27. Mr. J. Hill
asked the Secretary of State for Scotland if he will make a statement on his discussions with the South of Scotland Electricity Board following the report of their consultants on the need for a new coal-fired electricity generating station.
Is the Secretary of State aware that in answer to a Question in November last year one of his Parliamentary Secretaries informed me that the Electricity Board would be making a statement in January? All shades of opinion in Scotland are in favour of this coal-fired electricity generating station, including the Merchants' Association, which says in a document circulated to all hon. Members that a speeedy decision is necessary and would be a shot in the arm for the Scottish economy. In view of all these circumstances, will the Secretary of State try to impress on the Prime Minister that this is a chance for him to fulfil part of his promise to Scotland that it would not be forgotten when jobs were being handed out? This scheme would involve 10,000 miners, which means approximately 60.000 people in Scotland. We need a speedy decision. Could not he do something to get such a decision now?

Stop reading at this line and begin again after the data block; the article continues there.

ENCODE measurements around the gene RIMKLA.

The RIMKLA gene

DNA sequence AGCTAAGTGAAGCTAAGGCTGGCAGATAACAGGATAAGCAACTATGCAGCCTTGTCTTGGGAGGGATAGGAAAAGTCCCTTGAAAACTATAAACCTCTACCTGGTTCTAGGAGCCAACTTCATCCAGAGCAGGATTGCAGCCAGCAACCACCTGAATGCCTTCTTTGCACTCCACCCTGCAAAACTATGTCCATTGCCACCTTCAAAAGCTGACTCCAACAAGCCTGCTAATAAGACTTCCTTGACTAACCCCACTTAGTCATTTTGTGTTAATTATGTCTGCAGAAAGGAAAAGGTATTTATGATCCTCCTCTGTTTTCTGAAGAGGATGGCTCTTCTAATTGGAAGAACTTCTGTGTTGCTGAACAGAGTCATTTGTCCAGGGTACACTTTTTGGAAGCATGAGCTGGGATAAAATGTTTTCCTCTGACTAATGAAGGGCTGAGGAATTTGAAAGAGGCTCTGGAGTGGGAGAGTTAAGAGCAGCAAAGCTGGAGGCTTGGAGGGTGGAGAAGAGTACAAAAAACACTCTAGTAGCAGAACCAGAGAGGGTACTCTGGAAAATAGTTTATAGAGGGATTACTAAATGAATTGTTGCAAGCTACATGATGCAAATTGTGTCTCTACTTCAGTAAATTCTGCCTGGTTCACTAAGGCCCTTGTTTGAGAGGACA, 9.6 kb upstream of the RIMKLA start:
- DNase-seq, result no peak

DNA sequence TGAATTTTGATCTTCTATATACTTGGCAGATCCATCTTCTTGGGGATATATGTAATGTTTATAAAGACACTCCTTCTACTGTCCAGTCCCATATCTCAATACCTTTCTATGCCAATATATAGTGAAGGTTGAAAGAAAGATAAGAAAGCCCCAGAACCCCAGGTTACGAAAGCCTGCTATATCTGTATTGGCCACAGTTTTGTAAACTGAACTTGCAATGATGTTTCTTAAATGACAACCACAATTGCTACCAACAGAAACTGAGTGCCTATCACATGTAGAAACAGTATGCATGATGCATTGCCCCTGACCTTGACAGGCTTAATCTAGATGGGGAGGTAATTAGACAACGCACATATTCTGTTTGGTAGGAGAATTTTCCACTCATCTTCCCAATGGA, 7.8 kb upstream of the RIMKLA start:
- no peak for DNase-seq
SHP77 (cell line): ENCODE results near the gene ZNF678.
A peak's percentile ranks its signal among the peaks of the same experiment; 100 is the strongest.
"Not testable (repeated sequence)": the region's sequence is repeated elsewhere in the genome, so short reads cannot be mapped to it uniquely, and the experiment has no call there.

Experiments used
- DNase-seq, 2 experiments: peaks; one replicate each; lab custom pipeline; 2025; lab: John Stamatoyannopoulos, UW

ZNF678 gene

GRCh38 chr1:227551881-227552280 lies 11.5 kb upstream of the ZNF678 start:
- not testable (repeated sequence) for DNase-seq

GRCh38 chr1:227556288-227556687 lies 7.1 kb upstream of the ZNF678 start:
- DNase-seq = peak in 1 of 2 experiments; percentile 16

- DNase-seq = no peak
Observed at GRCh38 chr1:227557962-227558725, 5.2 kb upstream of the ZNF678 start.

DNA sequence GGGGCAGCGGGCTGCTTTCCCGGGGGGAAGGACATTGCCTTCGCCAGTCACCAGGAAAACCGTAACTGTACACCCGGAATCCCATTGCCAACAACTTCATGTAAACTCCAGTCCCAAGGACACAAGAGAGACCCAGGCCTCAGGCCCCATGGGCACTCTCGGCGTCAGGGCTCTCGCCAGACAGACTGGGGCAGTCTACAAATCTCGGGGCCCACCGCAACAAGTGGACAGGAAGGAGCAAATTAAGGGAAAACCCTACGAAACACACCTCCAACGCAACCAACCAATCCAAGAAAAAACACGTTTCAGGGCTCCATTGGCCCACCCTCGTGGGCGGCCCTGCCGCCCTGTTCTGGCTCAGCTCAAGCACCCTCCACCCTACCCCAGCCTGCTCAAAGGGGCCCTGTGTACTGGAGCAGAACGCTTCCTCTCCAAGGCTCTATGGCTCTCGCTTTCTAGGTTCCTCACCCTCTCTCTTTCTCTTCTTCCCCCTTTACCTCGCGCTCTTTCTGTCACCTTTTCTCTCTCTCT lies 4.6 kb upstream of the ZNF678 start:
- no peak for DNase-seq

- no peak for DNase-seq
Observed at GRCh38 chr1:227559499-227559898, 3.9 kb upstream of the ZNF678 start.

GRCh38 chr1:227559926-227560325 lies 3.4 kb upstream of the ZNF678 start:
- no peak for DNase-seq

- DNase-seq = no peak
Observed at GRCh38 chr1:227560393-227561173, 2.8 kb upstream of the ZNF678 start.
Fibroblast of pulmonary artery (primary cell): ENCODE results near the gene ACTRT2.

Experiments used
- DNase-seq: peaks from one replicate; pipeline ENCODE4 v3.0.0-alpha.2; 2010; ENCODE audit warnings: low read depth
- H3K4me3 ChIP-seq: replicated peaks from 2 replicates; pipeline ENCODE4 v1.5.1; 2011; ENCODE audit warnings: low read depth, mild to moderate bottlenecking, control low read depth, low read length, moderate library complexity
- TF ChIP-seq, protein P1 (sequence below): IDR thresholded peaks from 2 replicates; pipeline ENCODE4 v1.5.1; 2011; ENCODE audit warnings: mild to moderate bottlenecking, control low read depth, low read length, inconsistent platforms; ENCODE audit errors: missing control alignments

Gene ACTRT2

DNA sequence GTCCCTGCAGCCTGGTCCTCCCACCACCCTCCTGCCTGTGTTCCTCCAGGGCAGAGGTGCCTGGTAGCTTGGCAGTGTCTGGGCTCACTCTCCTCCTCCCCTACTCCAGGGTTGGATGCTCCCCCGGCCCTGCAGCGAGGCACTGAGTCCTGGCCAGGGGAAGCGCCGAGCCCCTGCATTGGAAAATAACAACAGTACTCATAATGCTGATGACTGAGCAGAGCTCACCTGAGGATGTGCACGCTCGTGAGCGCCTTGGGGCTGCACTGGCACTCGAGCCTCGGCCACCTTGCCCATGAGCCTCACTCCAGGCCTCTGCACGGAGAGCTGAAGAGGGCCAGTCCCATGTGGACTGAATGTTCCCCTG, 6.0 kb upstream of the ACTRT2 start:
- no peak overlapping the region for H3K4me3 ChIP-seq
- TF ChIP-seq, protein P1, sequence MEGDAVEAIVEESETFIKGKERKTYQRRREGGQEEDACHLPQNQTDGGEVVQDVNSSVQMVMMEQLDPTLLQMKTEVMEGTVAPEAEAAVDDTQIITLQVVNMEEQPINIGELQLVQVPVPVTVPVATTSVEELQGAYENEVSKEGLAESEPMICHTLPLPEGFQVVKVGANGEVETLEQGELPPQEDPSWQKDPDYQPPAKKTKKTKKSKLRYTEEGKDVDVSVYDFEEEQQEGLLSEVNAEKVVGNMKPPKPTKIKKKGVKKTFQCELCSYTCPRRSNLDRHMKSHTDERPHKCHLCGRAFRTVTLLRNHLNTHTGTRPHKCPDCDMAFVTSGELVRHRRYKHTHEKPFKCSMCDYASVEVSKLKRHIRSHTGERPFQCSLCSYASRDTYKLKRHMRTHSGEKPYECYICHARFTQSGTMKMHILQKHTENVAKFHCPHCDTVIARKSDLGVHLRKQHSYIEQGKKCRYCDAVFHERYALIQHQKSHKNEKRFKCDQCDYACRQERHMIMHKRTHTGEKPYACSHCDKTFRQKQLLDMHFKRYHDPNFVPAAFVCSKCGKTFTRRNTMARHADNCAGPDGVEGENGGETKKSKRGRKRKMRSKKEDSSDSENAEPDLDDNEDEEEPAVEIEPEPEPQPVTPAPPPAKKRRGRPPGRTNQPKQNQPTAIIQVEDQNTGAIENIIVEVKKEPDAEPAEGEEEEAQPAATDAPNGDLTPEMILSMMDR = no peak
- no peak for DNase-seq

§ Mr. Noble
As the hon. Gentleman knows, the S.T.U.C. made this point to the Prime Minister, who promised to consider it. The time scale of this is that the output from the station will be required in 1969–70. I am doing my very best to consider this problem, but I cannot do it with any reasonable sense until the consultants' report is available.
§ Mr. T. Fraser
Is not the Secretary of State yet aware, after all that has been said on this subject, that the whole case for this station is not to supply the needs of Scotland after Cockenzie but to use Scottish coal and employ Scottish miners to generate electricity which might be exported to the South, where it is very badly needed? Is he not in touch with his right hon. Friend the Minister of Power to see whether this can be done, or is Scotland having to pay a very heavy price for the separation which took place by the 1954 Act?